“Higher education institutions have a significant role here,” said Ian Banner, university architect and director of sustainability and facilities planning. “There are a lot of unknowns on the road to climate neutrality – it may even be our graduates who develop solutions to help us reach our goal. In the meantime, it’s our responsibility to begin this necessary journey. What we do here matters.”

The creation of the council is a result of the university’s participation in the American College and University Presidents’ Climate Commitment, or ACUPCC, which Chancellor Dan Jones signed in April 2014. UM is among 686 universities nationwide to make this commitment to climate neutrality.

During the meeting, Provost Morris Stocks acknowledged the university’s unique position when addressing climatic issues, not only because of the large-scale operations taking place on campus but also from a research and educational standpoint.

“As our chancellor says, our responsibility of transforming lives extends to helping our students be good stewards of our resources,” said Stocks, who welcomed the council on behalf of Jones. “When we integrate sustainability into our educational experience, we are achieving our mission of supporting students’ development of critical and creative-thinking abilities, their sense of global responsibility and promotion of lifelong learning.”

To achieve climate neutrality, the university must reach a point at which it has net zero greenhouse gas emissions. This goal is attainable by eliminating or reducing these emissions as much as possible and mitigating the remaining emissions, according to the APCUCC.

The university will begin its journey toward climate neutrality by gathering data through a greenhouse gas inventory and by assessing UM through the Association of Advancement of Sustainability in Higher Education’s Sustainability Tracking, Assessment and Rating System. UM groups will then move forward to develop and begin implementing the plan.

“Human influence and greenhouse gases are the dominant causes of the increase in global average temperature of the Earth,” said Mustafa Altinakar, director and research professor of the UM National Center for Computational Hydroscience and Engineering, who spoke at the meeting. “The impacts are observed in rising sea levels, precipitation patterns, hydrologic regimes, floods and droughts, and environmental processes. We must reduce our carbon footprint and take the necessary steps to reduce our vulnerability to future climate change impacts.”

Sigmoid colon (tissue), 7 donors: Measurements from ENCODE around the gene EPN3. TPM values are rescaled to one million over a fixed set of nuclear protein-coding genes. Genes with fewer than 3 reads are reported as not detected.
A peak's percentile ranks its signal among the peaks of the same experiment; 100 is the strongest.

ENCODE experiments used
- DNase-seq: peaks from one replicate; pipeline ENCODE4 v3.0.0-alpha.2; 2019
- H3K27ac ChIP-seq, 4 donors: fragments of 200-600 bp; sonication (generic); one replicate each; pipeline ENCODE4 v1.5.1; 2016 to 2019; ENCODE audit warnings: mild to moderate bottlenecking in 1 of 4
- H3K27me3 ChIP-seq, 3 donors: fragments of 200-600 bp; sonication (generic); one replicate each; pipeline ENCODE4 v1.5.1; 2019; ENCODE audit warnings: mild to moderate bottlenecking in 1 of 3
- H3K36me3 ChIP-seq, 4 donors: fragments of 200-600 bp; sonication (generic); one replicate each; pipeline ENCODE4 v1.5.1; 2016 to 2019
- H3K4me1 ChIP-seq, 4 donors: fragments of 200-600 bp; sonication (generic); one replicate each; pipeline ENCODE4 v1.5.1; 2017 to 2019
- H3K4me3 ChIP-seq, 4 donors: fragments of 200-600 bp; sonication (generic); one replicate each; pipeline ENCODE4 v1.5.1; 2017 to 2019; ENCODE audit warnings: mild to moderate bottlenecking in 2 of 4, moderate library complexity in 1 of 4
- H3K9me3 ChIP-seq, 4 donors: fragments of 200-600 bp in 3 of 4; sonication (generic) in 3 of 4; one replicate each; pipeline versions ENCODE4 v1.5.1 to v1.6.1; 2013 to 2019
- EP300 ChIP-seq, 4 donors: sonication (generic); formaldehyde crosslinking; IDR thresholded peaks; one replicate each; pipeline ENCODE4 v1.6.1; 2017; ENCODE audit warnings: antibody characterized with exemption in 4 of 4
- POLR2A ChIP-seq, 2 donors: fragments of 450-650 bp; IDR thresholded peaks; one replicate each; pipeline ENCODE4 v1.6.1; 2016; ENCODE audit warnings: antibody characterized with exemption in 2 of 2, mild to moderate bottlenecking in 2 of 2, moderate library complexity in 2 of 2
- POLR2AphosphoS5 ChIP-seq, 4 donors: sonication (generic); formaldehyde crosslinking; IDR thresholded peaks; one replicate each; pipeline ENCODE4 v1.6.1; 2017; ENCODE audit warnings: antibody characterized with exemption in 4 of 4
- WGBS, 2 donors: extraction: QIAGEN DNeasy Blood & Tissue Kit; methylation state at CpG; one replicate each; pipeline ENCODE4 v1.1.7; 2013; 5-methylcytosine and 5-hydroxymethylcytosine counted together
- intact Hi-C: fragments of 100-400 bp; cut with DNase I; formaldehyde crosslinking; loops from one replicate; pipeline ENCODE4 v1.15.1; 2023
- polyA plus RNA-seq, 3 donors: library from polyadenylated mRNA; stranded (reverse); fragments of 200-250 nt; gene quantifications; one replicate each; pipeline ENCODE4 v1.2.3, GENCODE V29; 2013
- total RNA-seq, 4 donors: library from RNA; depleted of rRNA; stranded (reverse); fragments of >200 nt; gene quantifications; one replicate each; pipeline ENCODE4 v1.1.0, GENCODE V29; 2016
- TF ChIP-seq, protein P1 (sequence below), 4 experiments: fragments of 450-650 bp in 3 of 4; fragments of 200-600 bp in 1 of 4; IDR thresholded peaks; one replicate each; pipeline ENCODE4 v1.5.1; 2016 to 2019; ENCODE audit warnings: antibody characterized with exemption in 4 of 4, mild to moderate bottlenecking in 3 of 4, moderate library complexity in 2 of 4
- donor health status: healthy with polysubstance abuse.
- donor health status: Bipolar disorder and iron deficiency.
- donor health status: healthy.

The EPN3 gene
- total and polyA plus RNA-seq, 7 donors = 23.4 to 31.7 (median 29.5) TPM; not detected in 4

New Residential Learning Community Focuses on Sustainability

Apply now to the Red, Blue, & Green Freshman Interest Group

The new Red, Blue, & Green freshman interest group will be housed in the Residential College South.

The new Red, Blue, & Green Freshman Interest Group will be housed in the Residential College South.

The University of Mississippi will be home to a new residential learning experience focused on environmental sustainability beginning in the 2015-2016 academic year. The Red, Blue, & Green Freshman Interest Group (FIG) is now accepting applications for its inaugural community.

A freshman interest group (FIG) is a specific community for first-year students with shared interests in which they live, learn, and grow together. The Office of Sustainability, in partnership with the Department of Student Housing, the Residential College South and the College of Liberal Arts, will host the community of approximately 20 students who will live in the Red, Blue, & Green community within the Residential College South.

“We wanted to provide incoming freshman an opportunity to fully immerse themselves in sustainability at Ole Miss,” said Sara Douglass, post baccalaureate fellow in the Office of Sustainability. “Through their participation in the FIG, students will be equipped with change agent skills to create a meaningful impact on sustainability at UM.”

Douglass worked with Student Housing and Marvin King, senior fellow of Residential College South, to develop and implement the program.

As members of this group, students will gain access to many outstanding opportunities as well as lifelong relationships. All of the students in the community will take part in “From Farm to Fork: Going Green Locally,” a LIBA 102 course designed to facilitate conversation about food and its environmental impact, as well as give students the opportunity to engage in discussion on common coursework and readings.

Along with the shared academic aspect, students will develop engaged scholarship and responsible citizenry skills through a variety of leadership and service related activities. FIG programming will also help students develop an understanding of their carbon footprint, energy and water consumption and current sustainability initiatives on campus. From field trips to lectures, to work in the community garden or shared meals in the dining hall, members of the Red, Blue, & Green FIG will have ample opportunity to learn and experience environmental sustainability and conservation together as a community.

To apply or learn more about the Red, Blue, & Green FIG, click here or contact Sara Douglass at